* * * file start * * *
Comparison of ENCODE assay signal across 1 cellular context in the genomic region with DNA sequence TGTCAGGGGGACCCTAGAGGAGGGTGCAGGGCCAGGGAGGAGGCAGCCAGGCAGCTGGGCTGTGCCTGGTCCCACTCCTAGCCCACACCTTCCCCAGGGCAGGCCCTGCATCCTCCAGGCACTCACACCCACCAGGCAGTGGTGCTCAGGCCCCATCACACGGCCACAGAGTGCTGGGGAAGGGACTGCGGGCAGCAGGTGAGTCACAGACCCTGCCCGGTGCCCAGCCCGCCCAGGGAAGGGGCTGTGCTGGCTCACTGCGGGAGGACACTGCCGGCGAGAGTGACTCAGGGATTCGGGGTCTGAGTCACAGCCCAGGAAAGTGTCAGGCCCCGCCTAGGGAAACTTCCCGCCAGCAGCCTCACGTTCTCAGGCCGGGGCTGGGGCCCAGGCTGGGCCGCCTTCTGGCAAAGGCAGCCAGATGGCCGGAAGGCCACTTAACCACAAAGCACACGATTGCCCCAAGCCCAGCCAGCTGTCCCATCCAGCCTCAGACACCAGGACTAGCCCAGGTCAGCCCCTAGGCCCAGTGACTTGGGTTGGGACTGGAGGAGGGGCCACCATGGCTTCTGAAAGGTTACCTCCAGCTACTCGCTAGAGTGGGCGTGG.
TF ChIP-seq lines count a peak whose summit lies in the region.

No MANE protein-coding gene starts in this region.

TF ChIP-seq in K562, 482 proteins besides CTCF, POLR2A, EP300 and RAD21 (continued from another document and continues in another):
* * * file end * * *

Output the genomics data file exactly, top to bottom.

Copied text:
Comparison of ENCODE assay signal across 1 cellular context in the genomic region with DNA sequence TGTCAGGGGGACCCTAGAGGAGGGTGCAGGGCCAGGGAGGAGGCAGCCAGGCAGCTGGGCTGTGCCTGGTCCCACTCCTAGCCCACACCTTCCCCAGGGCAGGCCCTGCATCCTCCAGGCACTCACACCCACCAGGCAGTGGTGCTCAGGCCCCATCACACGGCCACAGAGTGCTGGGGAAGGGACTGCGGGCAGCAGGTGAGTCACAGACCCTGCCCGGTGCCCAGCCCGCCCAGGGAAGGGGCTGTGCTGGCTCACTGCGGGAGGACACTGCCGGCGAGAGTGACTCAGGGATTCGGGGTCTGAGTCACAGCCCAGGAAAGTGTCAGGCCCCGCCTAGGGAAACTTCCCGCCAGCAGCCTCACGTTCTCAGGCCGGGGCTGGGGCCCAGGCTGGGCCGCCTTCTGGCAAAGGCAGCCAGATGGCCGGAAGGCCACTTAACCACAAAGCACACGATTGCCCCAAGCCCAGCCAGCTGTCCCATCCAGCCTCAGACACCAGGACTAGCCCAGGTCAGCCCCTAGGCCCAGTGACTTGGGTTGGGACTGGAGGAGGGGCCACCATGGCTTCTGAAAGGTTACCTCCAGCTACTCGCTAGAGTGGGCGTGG.
TF ChIP-seq lines count a peak whose summit lies in the region.

No MANE protein-coding gene starts in this region.

TF ChIP-seq in K562, 482 proteins besides CTCF, POLR2A, EP300 and RAD21 (continued from another document and continues in another):